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Why do Orbea and Orro both have bikes called Terra?

Someone on's forum asked, we didn't know, so we went and put it to Orro and Orbea to solve this riddle once and for all.....

The meaning of life, Stonehenge, the continued popularity of Mrs Brown's Boys... some of the world's great mysteries, I'm sure you'll agree; however a new conundrum has emerged on's forum recently, and it's one we were initially completely gazumped by too: why on earth do both Orro and Orbea have bikes called Terra?   

Both fall into the gravel/adventure category, and you wouldn't have thought 'Terra' is an immediately obvious name for a bike... so what's going on? Is it simply all a Terra-ble coincidence? We asked Orbea and Orro for answers to put this one to bed once and for all: 

Jokin Díez, Orbea's Press Manager, told us: 

"In the past we had an specific cyclocross bike that was called Terra. Then, when we designed our all road bike, we decided naming it as Terra. It's a pure coincidence."

Adam Glew, Ecommerce & Marketing Manager for Orro's parent company i-Ride, said:

"The Terra is our name for a family of bikes rather than a particular bike. We have the Terra Gravel and Terra Carbon. We got the name as we were using elements to name all the families of our bikes, Terra meaning earth, Aira for wind, Yara for water etc, so it’s a total coincidence really. We certainly didn’t know anything about the Orbea when looking at names."

So there you have it, nothing to see here and we can all sleep soundly tonight! As it happens, both Terras have been received positively on in the past year - check out Dave's unboxing of the Orbea Terra here and Mat's review of the Orro Terra C 105 Hydro here

It's not the first name clash we've seen in cycling, and it hasn't always been resolved in a cordial fashion. Back in 2013 Specialized were widely criticised over their decision to threaten legal action against a Canadian war veteran who named his bike shop Café Roubaix, with the US giants claiming that they had to in order to protect the Roubaix trademark for their popular endurance bike; however Specialized had to eat humble pie because they themselves licenced the name from Fuji, who in turn said the bike shop could keep its name. How many cycling name clashes can you think of?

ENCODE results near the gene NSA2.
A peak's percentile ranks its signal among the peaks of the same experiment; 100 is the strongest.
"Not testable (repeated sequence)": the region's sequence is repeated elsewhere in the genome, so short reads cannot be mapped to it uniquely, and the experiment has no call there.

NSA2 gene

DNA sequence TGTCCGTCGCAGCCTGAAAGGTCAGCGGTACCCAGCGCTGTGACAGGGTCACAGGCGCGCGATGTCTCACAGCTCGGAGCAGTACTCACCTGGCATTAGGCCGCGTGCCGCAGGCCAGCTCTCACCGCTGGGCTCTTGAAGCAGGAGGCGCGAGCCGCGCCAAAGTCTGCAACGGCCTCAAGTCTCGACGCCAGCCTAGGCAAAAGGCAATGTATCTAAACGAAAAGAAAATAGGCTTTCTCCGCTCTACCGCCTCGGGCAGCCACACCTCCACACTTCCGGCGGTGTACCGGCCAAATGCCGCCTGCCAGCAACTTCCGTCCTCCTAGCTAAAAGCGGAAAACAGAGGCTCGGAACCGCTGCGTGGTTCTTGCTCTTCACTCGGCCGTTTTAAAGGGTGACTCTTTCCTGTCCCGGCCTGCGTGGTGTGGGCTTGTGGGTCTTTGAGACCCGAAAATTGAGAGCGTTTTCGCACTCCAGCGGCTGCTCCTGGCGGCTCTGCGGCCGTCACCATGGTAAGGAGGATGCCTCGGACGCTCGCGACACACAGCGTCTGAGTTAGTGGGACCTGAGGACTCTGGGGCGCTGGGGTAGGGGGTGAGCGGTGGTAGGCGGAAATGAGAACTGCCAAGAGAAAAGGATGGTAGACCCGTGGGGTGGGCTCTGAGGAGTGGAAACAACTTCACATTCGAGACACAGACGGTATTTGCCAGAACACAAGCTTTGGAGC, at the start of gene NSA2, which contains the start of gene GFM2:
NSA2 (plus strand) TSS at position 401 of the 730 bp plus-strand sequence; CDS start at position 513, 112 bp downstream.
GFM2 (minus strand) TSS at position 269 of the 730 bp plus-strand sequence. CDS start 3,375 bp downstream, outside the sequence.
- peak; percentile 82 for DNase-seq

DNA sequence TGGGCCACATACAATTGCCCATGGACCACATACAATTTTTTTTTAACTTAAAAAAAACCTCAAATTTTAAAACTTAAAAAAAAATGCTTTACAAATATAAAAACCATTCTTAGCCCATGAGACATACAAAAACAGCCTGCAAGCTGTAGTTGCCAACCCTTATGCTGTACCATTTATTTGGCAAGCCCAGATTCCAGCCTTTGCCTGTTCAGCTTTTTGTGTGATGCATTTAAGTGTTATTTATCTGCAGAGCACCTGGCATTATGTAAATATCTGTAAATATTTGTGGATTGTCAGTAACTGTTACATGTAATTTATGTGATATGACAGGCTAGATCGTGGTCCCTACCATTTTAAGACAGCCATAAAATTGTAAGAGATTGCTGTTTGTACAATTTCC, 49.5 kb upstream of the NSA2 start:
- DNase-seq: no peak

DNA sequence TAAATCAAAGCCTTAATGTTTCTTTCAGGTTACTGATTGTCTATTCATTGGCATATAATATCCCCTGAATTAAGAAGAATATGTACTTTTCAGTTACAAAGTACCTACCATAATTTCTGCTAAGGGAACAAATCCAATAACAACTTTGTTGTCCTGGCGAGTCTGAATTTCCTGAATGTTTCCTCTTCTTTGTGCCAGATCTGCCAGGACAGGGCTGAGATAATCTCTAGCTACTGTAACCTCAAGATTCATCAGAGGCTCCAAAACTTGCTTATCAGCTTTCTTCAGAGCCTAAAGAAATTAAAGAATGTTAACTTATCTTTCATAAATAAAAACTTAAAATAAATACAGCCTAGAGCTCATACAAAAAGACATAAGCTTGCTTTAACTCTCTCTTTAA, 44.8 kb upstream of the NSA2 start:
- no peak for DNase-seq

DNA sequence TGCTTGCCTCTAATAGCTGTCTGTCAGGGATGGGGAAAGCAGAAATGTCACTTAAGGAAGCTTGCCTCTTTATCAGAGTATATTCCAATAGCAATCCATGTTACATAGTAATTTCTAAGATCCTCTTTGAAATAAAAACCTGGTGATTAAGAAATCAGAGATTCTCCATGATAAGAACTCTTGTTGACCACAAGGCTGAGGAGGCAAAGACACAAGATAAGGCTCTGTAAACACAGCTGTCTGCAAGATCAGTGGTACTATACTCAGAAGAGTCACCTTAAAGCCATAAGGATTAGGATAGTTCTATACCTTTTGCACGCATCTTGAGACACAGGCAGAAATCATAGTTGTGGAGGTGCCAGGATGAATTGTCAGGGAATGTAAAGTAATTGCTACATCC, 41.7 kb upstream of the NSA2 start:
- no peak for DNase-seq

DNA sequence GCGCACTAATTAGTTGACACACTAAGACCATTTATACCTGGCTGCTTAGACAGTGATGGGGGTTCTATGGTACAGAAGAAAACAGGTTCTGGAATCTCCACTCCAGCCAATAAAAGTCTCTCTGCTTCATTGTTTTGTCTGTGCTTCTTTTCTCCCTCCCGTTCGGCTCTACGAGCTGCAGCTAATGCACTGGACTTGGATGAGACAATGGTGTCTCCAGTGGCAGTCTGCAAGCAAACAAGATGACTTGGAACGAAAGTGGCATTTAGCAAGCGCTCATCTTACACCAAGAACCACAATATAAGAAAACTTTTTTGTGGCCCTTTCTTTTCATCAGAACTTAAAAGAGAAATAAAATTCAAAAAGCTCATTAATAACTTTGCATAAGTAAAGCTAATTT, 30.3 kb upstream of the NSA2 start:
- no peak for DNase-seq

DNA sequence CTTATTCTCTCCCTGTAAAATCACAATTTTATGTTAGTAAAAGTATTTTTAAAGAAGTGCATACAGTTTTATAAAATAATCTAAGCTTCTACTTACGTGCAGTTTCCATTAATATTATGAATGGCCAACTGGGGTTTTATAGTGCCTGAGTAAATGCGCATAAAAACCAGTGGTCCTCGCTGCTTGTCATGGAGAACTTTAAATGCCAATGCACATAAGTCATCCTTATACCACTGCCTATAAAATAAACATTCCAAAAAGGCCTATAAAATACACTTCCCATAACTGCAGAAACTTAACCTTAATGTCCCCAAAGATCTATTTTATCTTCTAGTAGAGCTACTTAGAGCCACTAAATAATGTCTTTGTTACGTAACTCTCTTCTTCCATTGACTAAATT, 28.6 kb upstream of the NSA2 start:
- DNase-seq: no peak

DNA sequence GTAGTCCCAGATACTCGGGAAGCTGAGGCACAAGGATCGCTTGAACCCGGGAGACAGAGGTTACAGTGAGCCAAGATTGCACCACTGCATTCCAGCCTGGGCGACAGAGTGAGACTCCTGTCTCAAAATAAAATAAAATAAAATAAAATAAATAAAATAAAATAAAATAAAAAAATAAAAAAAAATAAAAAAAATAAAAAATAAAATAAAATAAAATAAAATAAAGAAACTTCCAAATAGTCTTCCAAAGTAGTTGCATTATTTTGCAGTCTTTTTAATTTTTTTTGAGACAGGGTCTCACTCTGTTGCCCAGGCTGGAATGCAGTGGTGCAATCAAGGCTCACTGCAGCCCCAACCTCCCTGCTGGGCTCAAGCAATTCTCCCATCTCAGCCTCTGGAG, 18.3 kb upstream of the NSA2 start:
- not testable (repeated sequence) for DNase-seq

Arriving at in 2017 via 220 Triathlon Magazine, Jack dipped his toe in most jobs on the site and over at eBikeTips before being named the new editor of in 2020, much to his surprise. His cycling life began during his students days, when he cobbled together a few hundred quid off the back of a hard winter selling hats (long story) and bought his first road bike - a Trek 1.1 that was quickly relegated to winter steed, before it was sadly pinched a few years later. Creatively replacing it with a Trek 1.2, Jack mostly rides this bike around local cycle paths nowadays, but when he wants to get the racer out and be competitive his preferred events are time trials, sportives, triathlons and pogo sticking - the latter being another long story.  

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